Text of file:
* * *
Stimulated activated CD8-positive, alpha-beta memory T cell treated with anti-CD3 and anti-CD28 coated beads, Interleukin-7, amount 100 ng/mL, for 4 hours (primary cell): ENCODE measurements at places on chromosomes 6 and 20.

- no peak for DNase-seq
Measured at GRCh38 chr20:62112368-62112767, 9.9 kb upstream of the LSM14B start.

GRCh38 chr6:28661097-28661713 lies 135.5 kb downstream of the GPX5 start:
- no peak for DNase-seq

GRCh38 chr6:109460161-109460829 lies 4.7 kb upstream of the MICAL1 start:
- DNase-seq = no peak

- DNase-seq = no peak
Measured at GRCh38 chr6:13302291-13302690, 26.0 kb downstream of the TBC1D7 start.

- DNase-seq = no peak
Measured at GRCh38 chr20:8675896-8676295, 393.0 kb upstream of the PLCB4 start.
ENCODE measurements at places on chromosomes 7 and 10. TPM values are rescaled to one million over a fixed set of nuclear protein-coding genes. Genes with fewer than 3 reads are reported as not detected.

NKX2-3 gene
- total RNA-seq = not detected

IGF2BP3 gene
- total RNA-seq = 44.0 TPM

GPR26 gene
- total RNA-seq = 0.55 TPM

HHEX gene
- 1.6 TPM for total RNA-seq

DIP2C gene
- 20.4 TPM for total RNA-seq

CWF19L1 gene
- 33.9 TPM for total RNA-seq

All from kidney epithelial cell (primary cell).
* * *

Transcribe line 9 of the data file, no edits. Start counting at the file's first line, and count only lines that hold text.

Measured at GRCh38 chr6:13302291-13302690, 26.0 kb downstream of the TBC1D7 start.